The manatees hide just below the surface sticking up their heads every few minutes, for a breath or to thrill the tourists who watch intently, because it is a thing to do in this part of Florida in winter.
The restaurants in the harbor don’t mind, it draws a crowd and takes pressure off the kitchen, for people waiting for sea mammals do not grow impatient like those waiting for just burgers or an order of fried clams with a side of fries.
The manatees will never understand humans, why they queue up in the sun to eat animals, when the sea provides a free feast for herbivores if you are only willing to immerse yourself in the search for a meal.
It is all to often debated what sets humans apart the other species, and that will not be agreed any time soon (which a cynic would note is one such thing itself).
Freud would claim it is only our ego, our sense of self, which may explain why people are so capable of being self- ish, and I suspect he was certain he was wholly correct but I would give him only partial credit.
It is far simpler than that: record your voice, record a Sandhill crane and play them back and I assure you that you will say you sound nothing like what the recorder heard while the crane will nervously look all around for his unseen kin.
Increasingly few can remember the time when making a home movie was an event unto itself, when you didn’t strap the camera to handlebars, helmet, dashboard or body, but you hand-carried the damn thing weighing a pound or two, you stuffed it with film which you sent off to the lab to have developed, hoping your story would appear in the returning envelope. You threaded the film onto the sprockets, turned on the motor and lamp and watched expectantly as images always a bit under-or over-exposed moved a bit jokingly across the screen. There was nothing to upload, you knew the image would fade over time, unless the projector grew cranky or jammed and you watched your memories quite literally melt on the screen, and the only numbers that mattered weren’t megapixels and gigabytes but millimeters, 8 for most, 16 for the wealthy.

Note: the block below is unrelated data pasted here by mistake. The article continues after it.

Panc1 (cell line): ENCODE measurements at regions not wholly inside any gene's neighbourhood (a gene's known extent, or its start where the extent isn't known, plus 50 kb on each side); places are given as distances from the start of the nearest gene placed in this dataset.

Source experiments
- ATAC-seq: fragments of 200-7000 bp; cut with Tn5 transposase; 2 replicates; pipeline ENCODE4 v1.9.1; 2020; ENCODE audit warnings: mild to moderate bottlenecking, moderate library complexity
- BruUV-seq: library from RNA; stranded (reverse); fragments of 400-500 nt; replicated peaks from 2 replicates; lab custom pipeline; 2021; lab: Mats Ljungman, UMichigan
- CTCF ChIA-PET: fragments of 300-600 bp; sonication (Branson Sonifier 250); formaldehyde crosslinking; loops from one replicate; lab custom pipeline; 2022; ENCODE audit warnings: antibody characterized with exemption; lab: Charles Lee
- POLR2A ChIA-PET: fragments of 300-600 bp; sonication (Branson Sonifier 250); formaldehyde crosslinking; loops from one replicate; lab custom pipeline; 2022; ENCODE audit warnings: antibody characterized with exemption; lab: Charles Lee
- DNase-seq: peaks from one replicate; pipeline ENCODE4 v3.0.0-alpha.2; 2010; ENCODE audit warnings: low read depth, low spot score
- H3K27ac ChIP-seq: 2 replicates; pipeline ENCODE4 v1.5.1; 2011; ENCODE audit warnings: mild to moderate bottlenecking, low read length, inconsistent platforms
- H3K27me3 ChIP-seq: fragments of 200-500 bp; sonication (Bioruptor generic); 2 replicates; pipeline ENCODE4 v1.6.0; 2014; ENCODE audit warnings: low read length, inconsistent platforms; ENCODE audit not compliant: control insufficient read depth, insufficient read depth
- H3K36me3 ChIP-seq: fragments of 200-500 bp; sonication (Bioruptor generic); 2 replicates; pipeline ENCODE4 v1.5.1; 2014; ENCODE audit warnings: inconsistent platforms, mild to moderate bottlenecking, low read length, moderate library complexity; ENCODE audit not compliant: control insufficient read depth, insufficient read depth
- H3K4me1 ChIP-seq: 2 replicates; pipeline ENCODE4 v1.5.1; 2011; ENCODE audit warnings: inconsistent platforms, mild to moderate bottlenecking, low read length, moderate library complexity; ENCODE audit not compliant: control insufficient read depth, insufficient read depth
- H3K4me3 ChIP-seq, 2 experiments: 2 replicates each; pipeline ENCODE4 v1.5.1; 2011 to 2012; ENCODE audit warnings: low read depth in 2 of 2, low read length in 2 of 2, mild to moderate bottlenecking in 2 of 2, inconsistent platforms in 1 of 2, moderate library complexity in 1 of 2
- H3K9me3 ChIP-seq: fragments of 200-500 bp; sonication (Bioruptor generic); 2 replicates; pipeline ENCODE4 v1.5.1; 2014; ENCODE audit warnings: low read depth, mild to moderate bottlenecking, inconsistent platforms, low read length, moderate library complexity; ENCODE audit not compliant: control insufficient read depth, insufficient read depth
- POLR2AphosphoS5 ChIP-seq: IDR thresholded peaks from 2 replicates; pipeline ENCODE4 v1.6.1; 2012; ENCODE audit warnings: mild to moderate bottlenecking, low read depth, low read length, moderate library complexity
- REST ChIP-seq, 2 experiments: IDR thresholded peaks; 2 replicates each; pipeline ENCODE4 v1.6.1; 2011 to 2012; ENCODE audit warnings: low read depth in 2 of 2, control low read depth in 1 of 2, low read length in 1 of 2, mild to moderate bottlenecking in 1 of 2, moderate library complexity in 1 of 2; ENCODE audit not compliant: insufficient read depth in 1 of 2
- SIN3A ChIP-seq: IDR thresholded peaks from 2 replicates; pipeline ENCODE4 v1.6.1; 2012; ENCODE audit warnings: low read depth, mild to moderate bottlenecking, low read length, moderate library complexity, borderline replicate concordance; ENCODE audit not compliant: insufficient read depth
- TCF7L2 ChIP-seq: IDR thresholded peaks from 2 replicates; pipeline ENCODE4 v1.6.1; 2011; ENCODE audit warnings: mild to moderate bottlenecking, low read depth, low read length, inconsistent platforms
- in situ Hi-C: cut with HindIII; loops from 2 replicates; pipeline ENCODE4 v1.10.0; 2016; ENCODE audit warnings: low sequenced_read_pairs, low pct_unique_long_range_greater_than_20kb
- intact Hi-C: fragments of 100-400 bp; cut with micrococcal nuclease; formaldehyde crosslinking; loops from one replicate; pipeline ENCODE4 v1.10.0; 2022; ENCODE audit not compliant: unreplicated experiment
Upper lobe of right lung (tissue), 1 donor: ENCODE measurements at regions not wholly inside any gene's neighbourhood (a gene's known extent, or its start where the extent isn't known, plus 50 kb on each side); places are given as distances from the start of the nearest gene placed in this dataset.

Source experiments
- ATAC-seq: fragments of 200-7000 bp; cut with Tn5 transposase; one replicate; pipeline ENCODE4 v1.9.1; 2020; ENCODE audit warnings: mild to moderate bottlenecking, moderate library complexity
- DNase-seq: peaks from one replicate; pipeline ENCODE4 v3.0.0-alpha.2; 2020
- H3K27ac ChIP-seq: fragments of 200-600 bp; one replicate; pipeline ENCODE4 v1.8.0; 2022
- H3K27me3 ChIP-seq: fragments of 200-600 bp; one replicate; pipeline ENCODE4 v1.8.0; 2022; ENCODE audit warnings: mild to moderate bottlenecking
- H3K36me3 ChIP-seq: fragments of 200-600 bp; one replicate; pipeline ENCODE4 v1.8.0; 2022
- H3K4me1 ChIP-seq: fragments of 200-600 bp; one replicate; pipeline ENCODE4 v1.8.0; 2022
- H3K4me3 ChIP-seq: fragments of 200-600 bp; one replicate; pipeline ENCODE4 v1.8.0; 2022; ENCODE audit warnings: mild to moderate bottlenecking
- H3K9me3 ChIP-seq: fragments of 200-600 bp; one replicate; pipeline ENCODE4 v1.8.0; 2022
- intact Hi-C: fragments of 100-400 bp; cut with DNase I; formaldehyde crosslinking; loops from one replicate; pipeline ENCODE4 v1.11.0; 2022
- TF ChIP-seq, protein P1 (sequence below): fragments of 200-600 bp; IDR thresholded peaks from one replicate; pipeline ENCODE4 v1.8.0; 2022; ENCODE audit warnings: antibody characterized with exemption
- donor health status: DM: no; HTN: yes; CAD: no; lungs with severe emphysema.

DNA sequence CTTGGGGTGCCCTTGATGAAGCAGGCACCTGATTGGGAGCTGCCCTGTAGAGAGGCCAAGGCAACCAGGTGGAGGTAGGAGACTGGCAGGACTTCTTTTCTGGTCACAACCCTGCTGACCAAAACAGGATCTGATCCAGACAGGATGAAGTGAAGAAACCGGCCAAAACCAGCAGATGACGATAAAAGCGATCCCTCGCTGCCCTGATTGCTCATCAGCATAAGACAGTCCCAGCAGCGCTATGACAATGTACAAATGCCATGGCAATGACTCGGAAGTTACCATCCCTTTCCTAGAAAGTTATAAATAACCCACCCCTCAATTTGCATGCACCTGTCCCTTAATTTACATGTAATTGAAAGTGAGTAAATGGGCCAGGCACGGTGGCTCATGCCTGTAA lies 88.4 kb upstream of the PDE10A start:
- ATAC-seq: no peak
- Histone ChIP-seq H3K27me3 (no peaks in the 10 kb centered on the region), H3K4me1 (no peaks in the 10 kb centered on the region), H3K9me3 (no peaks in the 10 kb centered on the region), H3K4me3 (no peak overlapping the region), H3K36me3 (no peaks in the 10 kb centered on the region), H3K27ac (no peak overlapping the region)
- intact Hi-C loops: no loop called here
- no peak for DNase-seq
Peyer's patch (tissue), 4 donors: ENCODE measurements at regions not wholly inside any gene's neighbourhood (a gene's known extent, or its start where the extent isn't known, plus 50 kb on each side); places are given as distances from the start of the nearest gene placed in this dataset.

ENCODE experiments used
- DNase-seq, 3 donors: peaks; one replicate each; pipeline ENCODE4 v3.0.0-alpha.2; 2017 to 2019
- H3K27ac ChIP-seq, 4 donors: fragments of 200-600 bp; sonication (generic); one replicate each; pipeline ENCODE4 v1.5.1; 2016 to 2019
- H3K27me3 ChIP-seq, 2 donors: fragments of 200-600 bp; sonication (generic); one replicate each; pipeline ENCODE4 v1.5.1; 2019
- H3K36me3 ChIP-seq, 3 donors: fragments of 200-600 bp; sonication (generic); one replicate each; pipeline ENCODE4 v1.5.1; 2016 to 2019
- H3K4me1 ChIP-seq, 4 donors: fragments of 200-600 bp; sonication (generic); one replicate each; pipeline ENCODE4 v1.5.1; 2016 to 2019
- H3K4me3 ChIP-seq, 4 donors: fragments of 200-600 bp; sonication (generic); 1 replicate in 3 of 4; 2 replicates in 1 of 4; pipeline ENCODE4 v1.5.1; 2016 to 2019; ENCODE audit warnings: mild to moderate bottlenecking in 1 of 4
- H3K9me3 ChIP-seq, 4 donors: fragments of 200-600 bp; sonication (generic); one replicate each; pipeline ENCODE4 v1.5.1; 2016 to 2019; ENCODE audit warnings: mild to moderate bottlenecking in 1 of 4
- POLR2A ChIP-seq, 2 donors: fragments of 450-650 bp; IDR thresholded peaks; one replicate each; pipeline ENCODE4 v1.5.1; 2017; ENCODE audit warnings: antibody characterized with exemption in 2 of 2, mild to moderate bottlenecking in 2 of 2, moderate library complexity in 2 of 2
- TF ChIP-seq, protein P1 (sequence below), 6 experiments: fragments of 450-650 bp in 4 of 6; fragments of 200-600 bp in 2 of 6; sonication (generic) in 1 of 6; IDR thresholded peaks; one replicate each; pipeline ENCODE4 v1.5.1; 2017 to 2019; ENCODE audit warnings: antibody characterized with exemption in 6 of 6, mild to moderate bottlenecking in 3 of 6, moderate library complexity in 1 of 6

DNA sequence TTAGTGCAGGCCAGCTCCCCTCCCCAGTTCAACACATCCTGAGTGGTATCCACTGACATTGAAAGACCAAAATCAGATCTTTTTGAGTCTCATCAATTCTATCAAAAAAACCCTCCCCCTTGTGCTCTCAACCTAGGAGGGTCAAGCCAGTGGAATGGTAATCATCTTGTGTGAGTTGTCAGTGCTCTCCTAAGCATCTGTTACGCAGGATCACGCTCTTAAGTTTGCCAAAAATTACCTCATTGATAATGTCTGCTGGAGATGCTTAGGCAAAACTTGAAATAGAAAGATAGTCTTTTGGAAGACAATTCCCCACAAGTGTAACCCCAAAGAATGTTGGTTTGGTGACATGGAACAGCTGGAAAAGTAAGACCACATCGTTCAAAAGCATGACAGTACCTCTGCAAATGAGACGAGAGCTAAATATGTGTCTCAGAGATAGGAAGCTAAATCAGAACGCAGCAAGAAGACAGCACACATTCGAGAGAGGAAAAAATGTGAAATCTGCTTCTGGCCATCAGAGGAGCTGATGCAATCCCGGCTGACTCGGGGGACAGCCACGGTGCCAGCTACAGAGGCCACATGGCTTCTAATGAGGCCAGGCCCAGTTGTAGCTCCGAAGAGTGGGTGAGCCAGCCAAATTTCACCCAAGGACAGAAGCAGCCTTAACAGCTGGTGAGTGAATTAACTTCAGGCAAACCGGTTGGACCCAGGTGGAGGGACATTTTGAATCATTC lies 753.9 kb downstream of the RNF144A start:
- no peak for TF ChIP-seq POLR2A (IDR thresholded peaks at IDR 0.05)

We bow our heads and utter words not to the cicada speaking through a spring night or the beetle crawling slowly across the leaf searching for the edge. We bid the crow silent, the cat mewling his hunger, just to crawl under a porch awaiting morning, the child to sleep. The stream flows slowly by, carrying a blade of grass and the early fallen leaf.
Between now and then, between yesterday to and today, between night and day, between birth and death, between good and evil, between heaven and hell, between light and dark, between joy and sadness, our lives occur and we are so seldom there to see it happen, lost in dreams of what never will be, never was.
Two men, having reached
an indeterminate age, sit on old chairs
outside the small town grocery, it’s
neon beer sign half, flickering, around
the corner from the bank on main street.
One, plaid shirt tucked in coveralls,
one bib strap unbuckled, leans back,
takes a turn on his long neck, his cane
propped against his leg, thankful for the rest.
The other, denim shirt bleached in spots,
threadbare in others, pours the remains
of a bag of potato chips into the plastic bowl
resting atop the empty 50 gallon drum that is
at this moment a table, later a platform
for the checkerboard both are not
drunk or bored enough to bring out.
He opens a beer on the edge of the drum
and both look up smiling at the clearing sky
and a Saturday afternoon in the
only America they have ever known.